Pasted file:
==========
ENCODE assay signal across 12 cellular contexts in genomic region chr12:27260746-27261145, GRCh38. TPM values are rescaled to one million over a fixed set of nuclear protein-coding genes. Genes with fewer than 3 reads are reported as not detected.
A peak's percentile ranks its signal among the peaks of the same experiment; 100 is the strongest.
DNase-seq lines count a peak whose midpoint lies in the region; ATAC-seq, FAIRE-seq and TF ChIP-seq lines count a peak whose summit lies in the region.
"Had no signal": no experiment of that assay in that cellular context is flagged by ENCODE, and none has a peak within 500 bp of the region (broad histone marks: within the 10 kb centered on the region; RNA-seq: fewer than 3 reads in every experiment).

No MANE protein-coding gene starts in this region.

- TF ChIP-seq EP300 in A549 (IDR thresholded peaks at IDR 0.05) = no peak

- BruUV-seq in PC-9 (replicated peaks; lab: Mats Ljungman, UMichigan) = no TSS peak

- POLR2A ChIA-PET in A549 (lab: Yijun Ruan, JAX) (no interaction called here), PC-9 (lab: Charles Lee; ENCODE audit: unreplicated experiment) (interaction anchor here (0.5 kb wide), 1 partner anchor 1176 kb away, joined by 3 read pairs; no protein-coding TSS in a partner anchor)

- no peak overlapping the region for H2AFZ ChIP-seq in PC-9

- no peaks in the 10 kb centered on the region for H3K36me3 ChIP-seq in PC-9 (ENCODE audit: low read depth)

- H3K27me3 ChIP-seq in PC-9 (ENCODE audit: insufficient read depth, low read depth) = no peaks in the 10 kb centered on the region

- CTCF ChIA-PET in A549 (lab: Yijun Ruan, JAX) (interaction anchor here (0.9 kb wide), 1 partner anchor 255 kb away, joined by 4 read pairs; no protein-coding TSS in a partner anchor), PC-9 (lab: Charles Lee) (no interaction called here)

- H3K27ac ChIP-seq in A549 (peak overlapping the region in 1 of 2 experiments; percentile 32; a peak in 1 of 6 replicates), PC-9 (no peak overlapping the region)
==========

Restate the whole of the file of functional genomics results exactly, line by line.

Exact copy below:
ENCODE assay signal across 12 cellular contexts in genomic region chr12:27260746-27261145, GRCh38. TPM values are rescaled to one million over a fixed set of nuclear protein-coding genes. Genes with fewer than 3 reads are reported as not detected.
A peak's percentile ranks its signal among the peaks of the same experiment; 100 is the strongest.
DNase-seq lines count a peak whose midpoint lies in the region; ATAC-seq, FAIRE-seq and TF ChIP-seq lines count a peak whose summit lies in the region.
"Had no signal": no experiment of that assay in that cellular context is flagged by ENCODE, and none has a peak within 500 bp of the region (broad histone marks: within the 10 kb centered on the region; RNA-seq: fewer than 3 reads in every experiment).

No MANE protein-coding gene starts in this region.

- TF ChIP-seq EP300 in A549 (IDR thresholded peaks at IDR 0.05) = no peak

- BruUV-seq in PC-9 (replicated peaks; lab: Mats Ljungman, UMichigan) = no TSS peak

- POLR2A ChIA-PET in A549 (lab: Yijun Ruan, JAX) (no interaction called here), PC-9 (lab: Charles Lee; ENCODE audit: unreplicated experiment) (interaction anchor here (0.5 kb wide), 1 partner anchor 1176 kb away, joined by 3 read pairs; no protein-coding TSS in a partner anchor)

- no peak overlapping the region for H2AFZ ChIP-seq in PC-9

- no peaks in the 10 kb centered on the region for H3K36me3 ChIP-seq in PC-9 (ENCODE audit: low read depth)

- H3K27me3 ChIP-seq in PC-9 (ENCODE audit: insufficient read depth, low read depth) = no peaks in the 10 kb centered on the region

- CTCF ChIA-PET in A549 (lab: Yijun Ruan, JAX) (interaction anchor here (0.9 kb wide), 1 partner anchor 255 kb away, joined by 4 read pairs; no protein-coding TSS in a partner anchor), PC-9 (lab: Charles Lee) (no interaction called here)

- H3K27ac ChIP-seq in A549 (peak overlapping the region in 1 of 2 experiments; percentile 32; a peak in 1 of 6 replicates), PC-9 (no peak overlapping the region)